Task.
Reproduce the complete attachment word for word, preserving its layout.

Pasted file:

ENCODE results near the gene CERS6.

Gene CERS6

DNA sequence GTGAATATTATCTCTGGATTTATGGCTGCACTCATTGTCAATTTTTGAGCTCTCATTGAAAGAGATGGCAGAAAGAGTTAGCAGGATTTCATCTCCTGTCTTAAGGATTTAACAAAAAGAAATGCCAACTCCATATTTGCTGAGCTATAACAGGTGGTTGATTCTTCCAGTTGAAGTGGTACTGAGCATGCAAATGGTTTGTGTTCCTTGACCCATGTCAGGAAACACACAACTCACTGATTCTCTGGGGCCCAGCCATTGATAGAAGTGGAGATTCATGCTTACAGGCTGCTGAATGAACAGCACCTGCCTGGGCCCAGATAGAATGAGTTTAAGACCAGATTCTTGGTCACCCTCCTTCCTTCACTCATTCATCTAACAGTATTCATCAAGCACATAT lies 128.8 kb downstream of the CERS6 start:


ENCODE results near the gene CERS6.

Gene CERS6

DNA sequence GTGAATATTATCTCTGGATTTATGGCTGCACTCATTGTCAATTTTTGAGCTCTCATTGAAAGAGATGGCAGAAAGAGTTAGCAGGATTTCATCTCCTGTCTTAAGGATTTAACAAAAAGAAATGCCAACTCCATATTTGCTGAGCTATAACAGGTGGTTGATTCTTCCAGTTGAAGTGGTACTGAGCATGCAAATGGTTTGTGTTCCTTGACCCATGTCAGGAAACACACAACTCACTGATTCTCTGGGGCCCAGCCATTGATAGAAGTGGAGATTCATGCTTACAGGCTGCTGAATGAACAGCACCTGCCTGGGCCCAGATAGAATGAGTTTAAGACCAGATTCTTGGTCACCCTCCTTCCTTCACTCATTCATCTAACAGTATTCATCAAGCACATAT lies 128.8 kb downstream of the CERS6 start: